As of now and as the process is stipulated by the Indian government, a large scale push back as an official measure is not imminent.
However, I anticipate two possible scenarios; first those who are left out of the list will migrate to Bangladesh on their own for safety and security. I presume the Indian government will allow this to happen while continue to deny that it has anything to do with the NRC. Second, the possibility of a large push back will be hanging over the head of Bangladesh as the ‘Sword of Damocles’. This is like to be used by India to extract further concessions from the Bangladesh government.
Bangladesh must make a clear statement that it won’t accept any Indian citizens and Bangladesh should secure the borders with immediate effect which should continue for foreseeable future. Contingency plans should be formulated with possible scenarios- from the best case scenario to the worst case scenario. It’s a serious test for the government’s foreign policy, which unfortunately has so far downplayed the gravity of the situation. The abject failure regarding Rohingya refugee crisis should have taught the government that preemptions and preparation are keys to address the situation.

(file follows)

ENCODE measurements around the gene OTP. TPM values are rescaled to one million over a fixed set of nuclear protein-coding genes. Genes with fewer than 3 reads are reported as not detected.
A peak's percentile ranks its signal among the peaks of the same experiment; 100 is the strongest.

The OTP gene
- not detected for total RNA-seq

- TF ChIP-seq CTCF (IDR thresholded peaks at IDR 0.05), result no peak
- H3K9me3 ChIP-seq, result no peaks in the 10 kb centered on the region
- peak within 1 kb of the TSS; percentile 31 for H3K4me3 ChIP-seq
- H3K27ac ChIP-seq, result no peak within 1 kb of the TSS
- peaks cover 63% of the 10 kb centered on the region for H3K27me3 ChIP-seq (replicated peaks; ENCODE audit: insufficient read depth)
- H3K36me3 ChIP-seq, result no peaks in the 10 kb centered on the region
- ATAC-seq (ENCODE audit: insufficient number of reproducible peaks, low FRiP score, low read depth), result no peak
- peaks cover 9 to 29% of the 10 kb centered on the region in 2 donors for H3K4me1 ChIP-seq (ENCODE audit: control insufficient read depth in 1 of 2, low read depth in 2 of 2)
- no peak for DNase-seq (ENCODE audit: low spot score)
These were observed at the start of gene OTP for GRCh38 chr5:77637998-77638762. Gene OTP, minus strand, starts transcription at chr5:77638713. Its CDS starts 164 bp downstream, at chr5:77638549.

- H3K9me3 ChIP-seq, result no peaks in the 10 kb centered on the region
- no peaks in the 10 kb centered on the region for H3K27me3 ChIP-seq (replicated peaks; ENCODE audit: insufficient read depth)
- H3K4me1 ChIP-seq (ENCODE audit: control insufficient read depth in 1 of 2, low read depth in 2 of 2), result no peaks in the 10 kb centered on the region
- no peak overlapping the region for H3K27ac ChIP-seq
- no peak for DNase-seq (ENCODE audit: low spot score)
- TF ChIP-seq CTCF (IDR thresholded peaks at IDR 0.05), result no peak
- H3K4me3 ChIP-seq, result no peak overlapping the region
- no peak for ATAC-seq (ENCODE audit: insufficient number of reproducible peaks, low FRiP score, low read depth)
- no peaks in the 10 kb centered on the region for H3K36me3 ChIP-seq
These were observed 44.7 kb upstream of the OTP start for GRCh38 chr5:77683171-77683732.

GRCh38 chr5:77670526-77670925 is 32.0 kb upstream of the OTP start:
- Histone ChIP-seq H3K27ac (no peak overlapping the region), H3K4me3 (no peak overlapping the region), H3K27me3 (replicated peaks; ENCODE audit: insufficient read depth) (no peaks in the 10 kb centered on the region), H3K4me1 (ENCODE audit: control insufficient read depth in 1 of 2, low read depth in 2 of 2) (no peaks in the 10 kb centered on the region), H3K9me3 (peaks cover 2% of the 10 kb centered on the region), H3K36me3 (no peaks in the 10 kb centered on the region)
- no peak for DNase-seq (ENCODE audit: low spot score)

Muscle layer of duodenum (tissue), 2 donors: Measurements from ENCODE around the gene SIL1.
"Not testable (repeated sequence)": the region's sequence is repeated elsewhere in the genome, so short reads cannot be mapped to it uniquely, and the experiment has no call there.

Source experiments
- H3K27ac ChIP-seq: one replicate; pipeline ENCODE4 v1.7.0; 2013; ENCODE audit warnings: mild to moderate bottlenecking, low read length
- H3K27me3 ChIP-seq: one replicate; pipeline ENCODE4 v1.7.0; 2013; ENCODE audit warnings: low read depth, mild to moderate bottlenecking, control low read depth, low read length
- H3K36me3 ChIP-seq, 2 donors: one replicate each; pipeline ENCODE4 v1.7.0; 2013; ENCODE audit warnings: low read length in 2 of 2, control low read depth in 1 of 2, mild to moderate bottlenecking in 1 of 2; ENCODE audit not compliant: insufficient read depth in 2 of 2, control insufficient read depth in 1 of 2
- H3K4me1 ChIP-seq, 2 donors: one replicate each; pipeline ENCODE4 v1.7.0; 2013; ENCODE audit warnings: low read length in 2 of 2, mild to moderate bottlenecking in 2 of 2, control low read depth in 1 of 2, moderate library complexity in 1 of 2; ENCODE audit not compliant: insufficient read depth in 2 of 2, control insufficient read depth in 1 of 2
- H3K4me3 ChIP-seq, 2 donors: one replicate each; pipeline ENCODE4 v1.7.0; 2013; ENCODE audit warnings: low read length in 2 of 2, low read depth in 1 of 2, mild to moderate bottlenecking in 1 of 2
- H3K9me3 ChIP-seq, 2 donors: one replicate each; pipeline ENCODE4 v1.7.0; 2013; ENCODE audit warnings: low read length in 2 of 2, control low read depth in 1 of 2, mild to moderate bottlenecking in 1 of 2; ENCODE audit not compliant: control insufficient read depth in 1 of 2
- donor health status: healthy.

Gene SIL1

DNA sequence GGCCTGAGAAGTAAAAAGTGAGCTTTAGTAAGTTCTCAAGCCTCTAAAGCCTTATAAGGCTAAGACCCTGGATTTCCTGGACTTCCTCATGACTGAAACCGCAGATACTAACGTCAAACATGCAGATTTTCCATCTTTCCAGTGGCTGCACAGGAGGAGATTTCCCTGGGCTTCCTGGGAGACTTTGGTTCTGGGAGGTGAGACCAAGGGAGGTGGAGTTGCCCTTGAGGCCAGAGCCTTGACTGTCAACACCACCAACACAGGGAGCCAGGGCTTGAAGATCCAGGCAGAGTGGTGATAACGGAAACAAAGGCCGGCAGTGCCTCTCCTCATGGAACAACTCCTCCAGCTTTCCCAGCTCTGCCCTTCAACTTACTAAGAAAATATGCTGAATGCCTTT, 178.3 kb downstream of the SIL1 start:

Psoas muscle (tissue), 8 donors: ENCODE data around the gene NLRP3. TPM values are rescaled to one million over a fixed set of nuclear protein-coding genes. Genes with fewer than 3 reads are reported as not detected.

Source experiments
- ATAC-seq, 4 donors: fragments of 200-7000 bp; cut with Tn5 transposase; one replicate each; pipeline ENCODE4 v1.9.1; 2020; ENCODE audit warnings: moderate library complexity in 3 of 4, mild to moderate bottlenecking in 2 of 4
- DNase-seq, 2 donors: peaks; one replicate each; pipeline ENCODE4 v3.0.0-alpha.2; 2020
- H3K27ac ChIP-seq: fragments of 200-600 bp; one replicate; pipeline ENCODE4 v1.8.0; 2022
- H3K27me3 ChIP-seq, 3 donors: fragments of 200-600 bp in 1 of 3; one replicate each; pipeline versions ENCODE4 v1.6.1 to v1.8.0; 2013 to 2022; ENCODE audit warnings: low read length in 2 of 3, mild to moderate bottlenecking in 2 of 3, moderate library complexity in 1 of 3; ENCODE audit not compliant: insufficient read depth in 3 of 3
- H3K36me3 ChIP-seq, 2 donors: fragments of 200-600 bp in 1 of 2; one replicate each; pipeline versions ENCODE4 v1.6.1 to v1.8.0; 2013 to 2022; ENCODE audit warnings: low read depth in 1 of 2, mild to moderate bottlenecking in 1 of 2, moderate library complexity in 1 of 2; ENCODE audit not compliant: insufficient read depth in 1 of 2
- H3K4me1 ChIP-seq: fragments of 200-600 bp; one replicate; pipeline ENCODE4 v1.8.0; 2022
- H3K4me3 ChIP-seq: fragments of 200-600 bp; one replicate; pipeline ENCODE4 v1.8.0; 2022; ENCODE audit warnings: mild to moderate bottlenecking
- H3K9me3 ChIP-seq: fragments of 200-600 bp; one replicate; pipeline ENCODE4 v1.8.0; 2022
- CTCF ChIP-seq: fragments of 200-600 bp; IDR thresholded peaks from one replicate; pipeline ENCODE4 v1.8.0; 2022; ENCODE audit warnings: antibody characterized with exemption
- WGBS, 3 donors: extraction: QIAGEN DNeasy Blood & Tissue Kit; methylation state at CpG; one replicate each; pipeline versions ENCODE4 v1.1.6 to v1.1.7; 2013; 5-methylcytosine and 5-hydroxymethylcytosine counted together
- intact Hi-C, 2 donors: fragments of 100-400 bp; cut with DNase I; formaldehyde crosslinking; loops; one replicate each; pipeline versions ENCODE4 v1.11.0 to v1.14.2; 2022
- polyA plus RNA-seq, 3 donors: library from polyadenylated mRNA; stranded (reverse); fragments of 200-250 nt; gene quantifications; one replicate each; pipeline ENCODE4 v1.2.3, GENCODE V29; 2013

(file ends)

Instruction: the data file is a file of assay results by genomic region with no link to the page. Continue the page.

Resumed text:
How far Bangladesh can do given its ongoing bilateral relations with India?
The actions of the government must be guided by the national interests and long term implications, rather than immediate benefits and myopia. Therefore, it is imperative that Bangladesh government makes it clear to India that if India insists that the NRC its internal matter, it’s India’s responsibility to contain its impacts within its borders. Anything else will be a violation of international laws and norms. Closeness of a bilateral relationship can only be based on mutual benefits not benefiting one side. The relationship is already lopsided in favor of India - from trade to political; this can’t be another addition to the long list.
Ali Riaz is a distinguished professor at the Department of Politics and Government at Illinois State University.